Live Longer…than Jeanne Calment. Tackling the consequences of ageing is the key to longevity.
The Red Bulletin takes a look at mankind’s current records – and how far we are from our absolute peak. Next up: Ageing
The anti-ageing business is as old as it is potentially never- ending; the person who can conquer death will be set for life—well, financially at least. Humankind has already attempted the most creative of solutions, from being cryogenically frozen to ingesting snake venom and inhaling the breath of virgins. But few people have seen the benefits thus far—beyond the inventors of these “cures” themselves.
Now that could all be about to change, thanks to big data
and science joining forces. In 2013, Google set up a biotech company, Calico, with the goal of understanding and combating the causes of ageing. Google’s specialists will collate, filter and link data that they suspect is responsible for the ageing process.
For example, which genetic predispositions and environmental factors speed up or slow down illnesses that lead to death farther down the line? Also, who or what is responsible for our cells’ repair mechanisms either failing or going out of control and causing cancer? (And how did France’s Jeanne Calment get away with smoking until she was in her 120th year?)
Only once you understand the links can you aim to shut off deadly factors using immunostimulants, stem cell or gene therapy, or simply early recognition; if you know you have a predisposition to a certain disease, you can begin to fight against it, within certain limits, right away—look at Angelina Jolie’s radical approach to her risk of breast cancer, for example.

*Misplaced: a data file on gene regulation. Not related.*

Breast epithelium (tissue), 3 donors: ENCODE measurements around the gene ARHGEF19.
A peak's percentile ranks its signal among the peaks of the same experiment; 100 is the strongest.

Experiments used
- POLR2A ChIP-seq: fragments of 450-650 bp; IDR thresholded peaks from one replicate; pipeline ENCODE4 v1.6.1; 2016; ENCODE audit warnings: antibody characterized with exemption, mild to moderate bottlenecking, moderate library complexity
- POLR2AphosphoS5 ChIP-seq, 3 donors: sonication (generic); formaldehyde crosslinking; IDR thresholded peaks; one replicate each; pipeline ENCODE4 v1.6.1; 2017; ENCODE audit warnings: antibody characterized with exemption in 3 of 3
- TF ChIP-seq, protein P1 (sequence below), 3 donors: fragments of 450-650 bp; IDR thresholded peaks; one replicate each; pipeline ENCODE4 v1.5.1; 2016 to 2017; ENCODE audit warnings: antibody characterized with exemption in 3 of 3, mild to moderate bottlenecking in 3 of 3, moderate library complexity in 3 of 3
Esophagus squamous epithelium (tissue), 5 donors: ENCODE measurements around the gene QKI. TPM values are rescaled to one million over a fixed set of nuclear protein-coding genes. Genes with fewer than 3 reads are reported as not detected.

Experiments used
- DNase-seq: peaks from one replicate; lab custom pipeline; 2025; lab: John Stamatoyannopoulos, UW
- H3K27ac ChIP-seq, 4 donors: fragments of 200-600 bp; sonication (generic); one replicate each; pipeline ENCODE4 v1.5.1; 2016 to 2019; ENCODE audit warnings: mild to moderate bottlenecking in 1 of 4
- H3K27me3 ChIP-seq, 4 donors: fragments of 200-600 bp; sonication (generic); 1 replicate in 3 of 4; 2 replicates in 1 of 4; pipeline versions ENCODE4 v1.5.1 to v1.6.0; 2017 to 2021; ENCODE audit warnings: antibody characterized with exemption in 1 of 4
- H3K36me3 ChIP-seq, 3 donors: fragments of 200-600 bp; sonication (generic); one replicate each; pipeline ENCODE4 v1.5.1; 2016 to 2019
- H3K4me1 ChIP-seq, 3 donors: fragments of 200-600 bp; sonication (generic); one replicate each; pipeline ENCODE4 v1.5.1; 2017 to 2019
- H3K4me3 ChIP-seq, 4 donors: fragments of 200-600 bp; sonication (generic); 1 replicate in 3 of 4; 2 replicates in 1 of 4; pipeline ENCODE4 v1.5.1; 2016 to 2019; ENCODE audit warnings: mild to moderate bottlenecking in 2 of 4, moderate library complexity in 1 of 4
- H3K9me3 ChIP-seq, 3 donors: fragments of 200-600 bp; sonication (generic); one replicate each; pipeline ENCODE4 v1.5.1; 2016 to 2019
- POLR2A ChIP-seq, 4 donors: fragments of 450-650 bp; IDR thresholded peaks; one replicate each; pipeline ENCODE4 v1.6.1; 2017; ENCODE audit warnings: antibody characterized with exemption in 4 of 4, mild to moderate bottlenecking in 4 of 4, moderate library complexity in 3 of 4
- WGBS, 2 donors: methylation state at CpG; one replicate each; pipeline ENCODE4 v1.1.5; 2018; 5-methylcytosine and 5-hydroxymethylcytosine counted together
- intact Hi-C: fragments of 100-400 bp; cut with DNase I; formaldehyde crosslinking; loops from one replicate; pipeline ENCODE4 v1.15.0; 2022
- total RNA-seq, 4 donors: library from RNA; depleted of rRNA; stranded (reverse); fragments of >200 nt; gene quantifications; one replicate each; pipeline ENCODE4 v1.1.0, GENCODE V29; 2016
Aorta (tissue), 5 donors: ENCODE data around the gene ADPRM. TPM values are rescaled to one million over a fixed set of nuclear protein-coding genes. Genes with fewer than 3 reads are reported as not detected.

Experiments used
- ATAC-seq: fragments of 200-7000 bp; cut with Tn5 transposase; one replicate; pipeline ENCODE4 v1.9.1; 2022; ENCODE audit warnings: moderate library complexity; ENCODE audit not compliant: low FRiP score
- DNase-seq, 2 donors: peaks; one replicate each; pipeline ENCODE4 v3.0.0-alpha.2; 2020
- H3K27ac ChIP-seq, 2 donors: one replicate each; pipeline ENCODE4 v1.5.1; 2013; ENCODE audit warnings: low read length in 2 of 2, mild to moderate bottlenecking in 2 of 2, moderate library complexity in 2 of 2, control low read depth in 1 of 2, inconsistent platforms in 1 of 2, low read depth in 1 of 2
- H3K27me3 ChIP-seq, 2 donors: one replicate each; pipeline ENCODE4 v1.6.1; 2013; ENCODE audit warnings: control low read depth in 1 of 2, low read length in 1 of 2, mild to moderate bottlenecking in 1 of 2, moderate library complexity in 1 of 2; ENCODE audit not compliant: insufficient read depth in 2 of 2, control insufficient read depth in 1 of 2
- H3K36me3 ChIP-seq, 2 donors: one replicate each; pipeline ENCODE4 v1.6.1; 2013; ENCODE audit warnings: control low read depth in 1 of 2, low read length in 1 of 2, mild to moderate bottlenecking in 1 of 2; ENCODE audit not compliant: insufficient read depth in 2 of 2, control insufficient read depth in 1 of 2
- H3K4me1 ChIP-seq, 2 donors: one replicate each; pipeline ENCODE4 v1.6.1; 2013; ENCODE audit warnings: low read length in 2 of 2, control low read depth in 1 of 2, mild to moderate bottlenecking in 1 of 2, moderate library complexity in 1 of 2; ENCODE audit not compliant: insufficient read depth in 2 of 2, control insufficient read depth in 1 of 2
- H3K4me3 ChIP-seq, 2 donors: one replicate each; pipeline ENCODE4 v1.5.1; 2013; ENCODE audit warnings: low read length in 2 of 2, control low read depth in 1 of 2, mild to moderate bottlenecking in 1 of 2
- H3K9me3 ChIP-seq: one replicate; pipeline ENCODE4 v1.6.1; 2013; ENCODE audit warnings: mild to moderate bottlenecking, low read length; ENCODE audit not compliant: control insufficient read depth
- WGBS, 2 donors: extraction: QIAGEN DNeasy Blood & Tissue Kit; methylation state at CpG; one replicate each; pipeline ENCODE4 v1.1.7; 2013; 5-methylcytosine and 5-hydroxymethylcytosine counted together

Current world record: 122 (Jeanne Calment, who died in 1997)
Predicted world record: 150 (soon), 1,000 (some way off)
British researcher Aubrey de Grey is one of the best-known proponents of what he calls preventive geriatrics, the principle of swapping harmful cells before they become pathological. He’s convinced that the first person to reach the age of 150 has already been born, and even considers it possible that, one day, humans might live to 1,000.
According to de Grey, ageing is the most common cause of death. Having so far isolated seven types of ageing damage, he is currently looking into forms of prevention. (We’ll think about what that would mean for the Social Security system and the function of society in general when we get there.) Creators of effective treatments won’t have to worry: The market for life-extending medicine will increase by a factor of 10 over the next decade, making it worth some $20 billion.
Google is right: We’ll all live to be 150. And if they turn out to be wrong, we’ll write them a strongly worded letter of complaint from beyond the grave.